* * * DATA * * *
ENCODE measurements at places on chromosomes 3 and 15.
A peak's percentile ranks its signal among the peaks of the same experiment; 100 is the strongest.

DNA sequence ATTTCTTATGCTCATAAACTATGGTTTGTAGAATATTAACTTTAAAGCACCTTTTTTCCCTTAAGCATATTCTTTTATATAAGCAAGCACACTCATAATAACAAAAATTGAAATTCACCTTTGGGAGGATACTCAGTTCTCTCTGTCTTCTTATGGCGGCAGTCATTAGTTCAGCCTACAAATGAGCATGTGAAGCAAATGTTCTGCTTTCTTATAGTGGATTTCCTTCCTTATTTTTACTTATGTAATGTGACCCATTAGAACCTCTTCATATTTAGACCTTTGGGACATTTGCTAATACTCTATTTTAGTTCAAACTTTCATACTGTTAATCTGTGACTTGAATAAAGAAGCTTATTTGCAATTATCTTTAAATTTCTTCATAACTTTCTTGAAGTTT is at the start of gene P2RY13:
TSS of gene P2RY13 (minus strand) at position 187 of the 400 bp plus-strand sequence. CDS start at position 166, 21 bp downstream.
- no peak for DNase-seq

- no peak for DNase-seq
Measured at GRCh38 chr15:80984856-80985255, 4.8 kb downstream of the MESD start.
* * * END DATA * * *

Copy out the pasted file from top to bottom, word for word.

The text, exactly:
ENCODE measurements at places on chromosomes 3 and 15.
A peak's percentile ranks its signal among the peaks of the same experiment; 100 is the strongest.

DNA sequence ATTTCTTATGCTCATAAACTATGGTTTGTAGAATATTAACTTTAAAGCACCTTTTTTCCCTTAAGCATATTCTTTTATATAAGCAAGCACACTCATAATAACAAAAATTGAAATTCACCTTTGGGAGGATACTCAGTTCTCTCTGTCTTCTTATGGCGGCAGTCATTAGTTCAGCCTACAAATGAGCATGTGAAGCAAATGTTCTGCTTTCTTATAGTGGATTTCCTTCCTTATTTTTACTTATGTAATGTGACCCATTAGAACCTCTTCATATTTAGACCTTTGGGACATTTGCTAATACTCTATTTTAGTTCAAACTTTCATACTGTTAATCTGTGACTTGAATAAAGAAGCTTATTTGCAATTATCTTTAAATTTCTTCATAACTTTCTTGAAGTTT is at the start of gene P2RY13:
TSS of gene P2RY13 (minus strand) at position 187 of the 400 bp plus-strand sequence. CDS start at position 166, 21 bp downstream.
- no peak for DNase-seq

- no peak for DNase-seq
Measured at GRCh38 chr15:80984856-80985255, 4.8 kb downstream of the MESD start.